LVRA on Soft Like Steel

Ahead of releasing their latest project Soft Like Steel, we catch up with 2021 Sound of Young Scotland winner LVRA to find out more

Feature by Arusa Qureshi | 14 Mar 2023
  • LVRA

The world that LVRA fashions through music is a glorious amalgamation of beauty and chaos. The latter is evident in the frenetic, club-ready maximalism of electronic, pop and industrial sounds that make up their sonic palette. But there is immense beauty and drama too, which lies in the artistry and aesthetics that illustrate the often otherworldly concepts within the music. 

“I feel like I'm getting much closer to understanding who I am,” LVRA says, reflecting on the present. “But it's like, how do I turn what I know I am now into the version of myself that I want to be?”

This question is one that permeates heavily in Soft Like Steel, LVRA’s new seven-track project, which is to be released via Eastern Margins, the London-based label platforming music from the margins of East and South-East Asia and its diaspora. It begins with the ominous Welcome and ends with a rebirth of sorts in Rising, the five tracks in between wrestling with the notion of selfhood, internal conflict and the natural progression of life. In the middle is lead single 'anxiety', a high-energy aural depiction of the recognisable feeling of the walls closing in, and of the inner voice that likes to sabotage. It’s a product of the mental gymnastics experienced alongside coming out of lockdown.

“I was feeling so much anxiety that I decided I needed to make a song out of this,” LVRA explains. “And I wanted the song to feel good when I performed on stage. I want to be able to scream those words and I want to almost mock myself, and mock this feeling and this little voice in my head for doing all these things to me that I don’t want.”

The EP on the whole is what LVRA describes as a “collection of those moments”, with a narrative that is more broadly based around everyday struggles, from trying to figure out the correct next move to questioning whether the chosen path is the right one. 

Soft Like Steel is really about trying to challenge my perceptions,” LVRA says, “whether it be about my mental state and a struggle that I'm having with that or to do with how I feel about my body, or how I feel about bodies and beauty in general. It's all just moments of me struggling and trying to turn it into something that can be cathartic on stage.”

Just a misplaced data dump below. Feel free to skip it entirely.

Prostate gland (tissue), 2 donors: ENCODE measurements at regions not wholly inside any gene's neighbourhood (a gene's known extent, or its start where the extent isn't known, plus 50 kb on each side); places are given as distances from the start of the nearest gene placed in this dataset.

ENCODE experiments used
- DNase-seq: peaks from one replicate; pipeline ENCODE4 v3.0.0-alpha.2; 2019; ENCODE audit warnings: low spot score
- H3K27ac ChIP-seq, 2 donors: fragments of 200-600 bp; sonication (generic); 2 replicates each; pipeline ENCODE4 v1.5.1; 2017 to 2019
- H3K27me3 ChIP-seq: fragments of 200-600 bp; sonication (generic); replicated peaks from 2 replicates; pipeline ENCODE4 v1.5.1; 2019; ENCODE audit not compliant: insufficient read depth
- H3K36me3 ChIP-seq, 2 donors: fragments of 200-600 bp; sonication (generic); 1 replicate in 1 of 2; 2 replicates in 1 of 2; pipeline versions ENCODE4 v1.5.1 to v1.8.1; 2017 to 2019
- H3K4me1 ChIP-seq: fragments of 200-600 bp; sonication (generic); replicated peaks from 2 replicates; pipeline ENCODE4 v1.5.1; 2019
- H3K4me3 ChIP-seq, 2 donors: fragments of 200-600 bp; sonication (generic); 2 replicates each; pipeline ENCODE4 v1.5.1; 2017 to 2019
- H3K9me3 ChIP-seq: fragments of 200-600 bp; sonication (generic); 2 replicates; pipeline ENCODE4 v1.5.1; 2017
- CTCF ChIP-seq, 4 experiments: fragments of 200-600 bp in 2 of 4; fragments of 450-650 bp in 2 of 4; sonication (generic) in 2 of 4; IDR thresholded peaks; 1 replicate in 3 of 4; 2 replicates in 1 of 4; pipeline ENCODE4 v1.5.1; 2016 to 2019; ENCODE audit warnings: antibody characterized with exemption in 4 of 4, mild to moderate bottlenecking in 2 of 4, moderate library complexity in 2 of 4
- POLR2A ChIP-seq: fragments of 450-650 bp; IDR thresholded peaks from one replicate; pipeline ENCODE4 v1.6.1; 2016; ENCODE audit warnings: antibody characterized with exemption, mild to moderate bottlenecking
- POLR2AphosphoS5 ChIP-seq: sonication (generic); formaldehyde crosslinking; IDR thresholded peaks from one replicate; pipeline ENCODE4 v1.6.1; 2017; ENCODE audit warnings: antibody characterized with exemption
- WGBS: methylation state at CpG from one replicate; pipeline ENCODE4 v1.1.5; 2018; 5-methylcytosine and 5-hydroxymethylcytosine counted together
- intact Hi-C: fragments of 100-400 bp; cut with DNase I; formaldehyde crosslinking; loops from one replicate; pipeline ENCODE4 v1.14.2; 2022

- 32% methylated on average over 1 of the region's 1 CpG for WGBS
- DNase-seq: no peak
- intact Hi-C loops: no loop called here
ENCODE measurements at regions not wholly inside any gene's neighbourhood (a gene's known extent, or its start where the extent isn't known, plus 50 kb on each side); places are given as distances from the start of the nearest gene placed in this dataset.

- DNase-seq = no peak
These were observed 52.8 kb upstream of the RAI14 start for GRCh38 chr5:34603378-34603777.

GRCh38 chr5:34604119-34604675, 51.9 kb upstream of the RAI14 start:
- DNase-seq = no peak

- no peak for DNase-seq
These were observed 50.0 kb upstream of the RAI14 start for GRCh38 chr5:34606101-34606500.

Since winning the inaugural Sound of Young Scotland Award in 2021, they’ve been working on refining their sound, experimenting with darker and more experimental textures, as well as visuals that match in terms of vibrancy. Soft Like Steel arrives alongside a three-part short film, shot by Oscar McNab, which opens with a William Blake quote: “If the doors of perception were cleansed every thing would appear to man as it is, infinite.” What follows is a metaphorical and physical journey taken by a central character, with LVRA’s voice acting as the external dialogue.  

“We wanted to create a physical story that represented that mental journey of overturning ideas," they tell us. "The idea is when the protagonist walks through the door, they enter a new challenge, a new perception that they need to overcome.”

So in the ‘anxiety’ portion of the film, there’s a sense of claustrophobia, and overcoming that inner voice, while ‘venom’ features the protagonist literally peeling skin off, representing the removal of preconceptions about beauty and your body and how you should feel. It’s purposely visceral, which LVRA notes is exactly what they’re drawn to artistically. “I see a lot of beauty in things that maybe are stereotypically a bit disturbing; I have a curiosity for those things.

“I see visuals as just like another vessel you can use as a way of communicating those ideas,” they continue. “My real passion lies in the world building aspect; I really wanted the EP to feel like it had its own world through the video. And that's why we chose to do the short film as well as have the EP. It's about having all the different elements of this world.”

The release of the project also brings with it two dates in London and Glasgow, which will mark LVRA’s first ever headline shows. There are inevitably nerves but LVRA is excited to add yet another element to this world that has been created. “I think it makes all of the ideas more believable, more visceral, it enhances all of the things that the visuals are trying to do. Because when you see it in the flesh, that's probably the most sensory activity you're going to get; when you're hearing it and seeing it and touching it and feeling it and sweating and singing and dancing all at the same time.”

For the past few years, Chinese-Scottish artist and producer Rachel Lu has been on an upward trajectory under the moniker of LVRA, having succeeded in moulding a world that is uniquely theirs but at the same time, familiar in its interrogation of self and the multiplicity of certain experiences. Soft Like Steel is just the next step in their creative output but one that signifies a new era of comfort and confidence within. “We can do whatever we want really, and that can involve struggle, pain and suffering and sometimes it involves undergoing uncertainty.” LVRA says of the EP’s ultimate purpose, “I just want people to be more open to new things. The message is to not avoid the conflict, internally or externally, but to embrace it.”

Soft Like Steel is released on 22 Mar via Eastern Margins; LVRA plays Civic House, Glasgow, 31 Mar
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